the
temperature
necessary
to
burn
or
oxidize
carbon
mon-
oxide
completely
to
carbon
dioxide."
,
11
'
12
The
chief
problem
here
is
the
creation
of
city
ordinances
and
of
state
laws
pro-
hibiting
the
fl
ueless
heater
as
well
as
the
abolition
of
leaky
gas
tubing
and
the
con-
trol
of
leaky
connections.
OTHER
DANGEROUS
COMBUSTION
PRODUCTS
The
question
arises
whether
other
in-
jurious
products
are
given
off
than
car-
bon
monoxide
from
carboniferous
fuels
in
heating
stoves.
One
set
of
chemical
analyses
made
at
Ohio
State
University
shows
that
under
ideal
combustion,
over
6
per
cent
carbon
dioxide
and
less
than
10
per
cent
of
oxygen
constitute
the
com-
bustion
products
of
a
high
class
gas
-stove
heater.
This
is
a
chemical
condition
in-
compatible
with
life
for
the
average
human
being.
In
addition
to
this,
we
strongly
suspect
that
other
sharp
and
offensive
substances
may
gradually
de-
bilitate
human
beings,
i.e.,
lower
their
resistance,
especially
to
diseases
of
the
respiratory
tract.
The
other
substances
found
are
said
to
be
formaldehyde,
acrolein,
ammonia,
and
sulphurous
prod-
ucts.
13
All
carbon
fuel
appliances
should
be
effectively
vented
to
the
exterior
and
so
constructed
as
not
to
endanger
life
or
health.
The
U.
S.
Bureau
of
Standards
has
laid
down
the
principles
which
should
be
followed
in
the
construction
of
air
-gas
burners
to
insure
complete
combustion
and
thereby
avoid
carbon
monoxide
and
other
menacing
by-products.1°
222
THE
AMERICAN
JOURNAL
OF
PUBLIC
HEALTH
AUTOMOBILE
EXHAUSTS
It
has
been
pointed
out
that
statistics
on
fatalities
from
inhaling
carbon
mon-
oxide
in
automobile
exhausts,
while
limited
in
absolute
fi
gures,
show
an
ap-
parent
decided
increase
in
the
state
of
Ohio.
The
question
has
been
raised
by
a
certain
motor
corporation
in
New
York
City
whether
this
may
not
be
due
to
the
use
of
wet
rather
than
dry
mixtures
said
to
obtain
in
Ford,
Maxwell,
Chevrolet,
Dodge
and
other
makes
of
cars,
usually
the
cheaper
ones,
and
not
in
dry
mixtures
which
commonly
obtain
in
the
higher
priced
cars.
So
much
insistence
has
been
made
upon
this
point
to
public
health
officials
by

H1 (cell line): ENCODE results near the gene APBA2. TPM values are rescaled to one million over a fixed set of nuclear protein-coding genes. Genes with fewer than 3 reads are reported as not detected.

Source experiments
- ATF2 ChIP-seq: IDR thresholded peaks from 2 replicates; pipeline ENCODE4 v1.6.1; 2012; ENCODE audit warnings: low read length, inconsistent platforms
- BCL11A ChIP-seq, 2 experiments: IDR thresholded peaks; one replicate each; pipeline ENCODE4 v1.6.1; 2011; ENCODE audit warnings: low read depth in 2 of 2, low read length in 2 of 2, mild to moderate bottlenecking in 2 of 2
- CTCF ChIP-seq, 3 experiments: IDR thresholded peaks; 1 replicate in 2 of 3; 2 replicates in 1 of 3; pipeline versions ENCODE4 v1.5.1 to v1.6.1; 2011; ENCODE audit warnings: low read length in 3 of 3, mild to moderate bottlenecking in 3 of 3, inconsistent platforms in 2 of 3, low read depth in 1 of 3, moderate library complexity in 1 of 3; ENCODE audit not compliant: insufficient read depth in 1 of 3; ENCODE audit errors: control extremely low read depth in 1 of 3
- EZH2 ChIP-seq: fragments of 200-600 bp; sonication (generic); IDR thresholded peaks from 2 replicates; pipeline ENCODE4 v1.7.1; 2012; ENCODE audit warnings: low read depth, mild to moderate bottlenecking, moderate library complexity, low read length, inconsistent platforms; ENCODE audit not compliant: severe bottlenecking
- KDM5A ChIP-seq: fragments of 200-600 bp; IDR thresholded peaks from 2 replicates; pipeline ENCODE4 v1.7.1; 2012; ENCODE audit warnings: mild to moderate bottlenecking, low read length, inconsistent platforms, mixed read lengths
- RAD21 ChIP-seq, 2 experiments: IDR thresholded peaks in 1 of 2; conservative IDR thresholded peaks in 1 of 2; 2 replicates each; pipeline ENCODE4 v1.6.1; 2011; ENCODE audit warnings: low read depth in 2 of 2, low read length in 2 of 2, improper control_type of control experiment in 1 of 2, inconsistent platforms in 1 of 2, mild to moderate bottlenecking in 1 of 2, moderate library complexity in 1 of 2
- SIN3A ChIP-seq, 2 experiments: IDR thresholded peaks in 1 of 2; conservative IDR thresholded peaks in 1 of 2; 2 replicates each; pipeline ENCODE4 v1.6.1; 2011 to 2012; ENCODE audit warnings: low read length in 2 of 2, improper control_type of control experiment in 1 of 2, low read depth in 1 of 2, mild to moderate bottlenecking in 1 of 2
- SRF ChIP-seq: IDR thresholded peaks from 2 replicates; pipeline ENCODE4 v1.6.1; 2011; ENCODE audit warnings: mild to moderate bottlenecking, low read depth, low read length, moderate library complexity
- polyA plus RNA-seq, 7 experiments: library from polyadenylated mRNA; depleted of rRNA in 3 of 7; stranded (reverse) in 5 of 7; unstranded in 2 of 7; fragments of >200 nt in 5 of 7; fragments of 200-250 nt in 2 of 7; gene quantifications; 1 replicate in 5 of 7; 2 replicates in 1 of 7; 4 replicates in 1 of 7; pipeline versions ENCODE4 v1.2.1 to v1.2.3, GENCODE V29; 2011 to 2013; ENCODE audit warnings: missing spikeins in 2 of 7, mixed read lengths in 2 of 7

this
corporation
that
we
ad-
dressed
a
letter
upon
the
subject
to
the
U.
S.
Bureau
of
Mines
Experiment
Sta-
tion,
Pittsburgh,
Pa.,
some
of
whose
sta-
tistics
are
quoted
by
Mr.
Deppe,
and
we
received
the
information
following:
"
From
the
same
101
automobile
tests
which
were
made
under
my
direction
at
Pittsburgh
and
which
Mr.
Deppe
quotes
in
his
letter
of
August
6
to
the
Society
of
Automotive
Engi-
neers
we
found
no
appreciable
difference
in
the
relative
amount
of
CO
traceable
to
using
easily
vaporized
or
difficultly'
vaporized
gasoline.
We
found
that
the
amount
of
CO
was
directly
pro-
portional
to
the
richness
of
the
mixture.
If
we
adjusted
the
carbureter
so
as
to
give
a
lean
mixture
the
CO
was
low
—in
the
neighborhood
of
1
per
cent;
if
the
carbureter
was
adjusted
rich
it
was
in
the
neighborhood
of
10
per
cent.
We
could
get
just
as
low
CO
in
a
Ford
as
in
any
other
car.
There
seemed
to
be
little
prac-
tical
advantage
on
this
score
in
any
one
make
of
car
or
any
one
time
of
mixture."
Whether
wet
or
dry,
"
if
the
mixture
is
rich
it
is
bound
to
contain
large
quantities
of
CO."
Hence
we
have
not
considered
it
worth
while
to
collect
statistics
on
the
types
of
automobiles
associated
with
CO
fatalities
in
Ohio.
We
have
been
struck,
of
late,
by
the
evidently
successful
attempts
at
suicide
reported
to
us
by
means
of
the
automobile
exhaust
method.
It
is
only
necessary
to
mention
furthermore
the
rather
frequent
occurrence
of
narrow
escapes
and
fatali-
ties
due
to
exhaust
gases
permeating
en-
closed
cars
and,
in
some
instances,
auto
-
buses,
so
that
ordinances
have
already
been
passed
by
a
number
of
cities
cover-
ing
the
proper
ventilation
of
automobile
vehicles
used
by
the
public.
TETRA
-ETHYL
LEAD
POISONING
FROM
AUTOMOBILE
EXHAUSTS
The
title
of
this
paper
does
not
permit
a
discussion
of
the
subject
of
poisoning
by
ethyl
gasoline
in
its
manufacture
or
distribution.
The
public
is
quite
familiar
with
the
mishaps
which
have
occurred
in
New
Jersey
and
Ohio
in
connection
with
the
manufacture
and
blending,
respec-
tively,
of
tetra
-ethyl
lead.
Contrary,
to
popular
opinion,
there
have
been
no
re-
ports
of
fatalities
and,
so
far
as
we
have
been
able
to
learn,
of
mishaps
of
moment
which
have
occurred,
outside
of
the
lab-
oratory,
due
to
the
handling
of
this
sub-
stance
dissolved
in
gasoline,
i.e.,
in
hand-
ling
"
ethyl
gasoline."
While
a
possible
hazard
may
still
exist
for
auto
fi
lling
station
employes
in
dispensing
ethyl
gasoline,
although
it
is
no
longer
made
by
them,
but
at
the
bulk
distributing
centers
—and
perhaps
to
indi-
viduals
careless
in
its
use
—the
big
prob-
lem
of
interest
to
the
public
is
the
ques-
tion
of
the
possibility
of
chronic
lead
poisoning
from
the
inhalation
of
automo-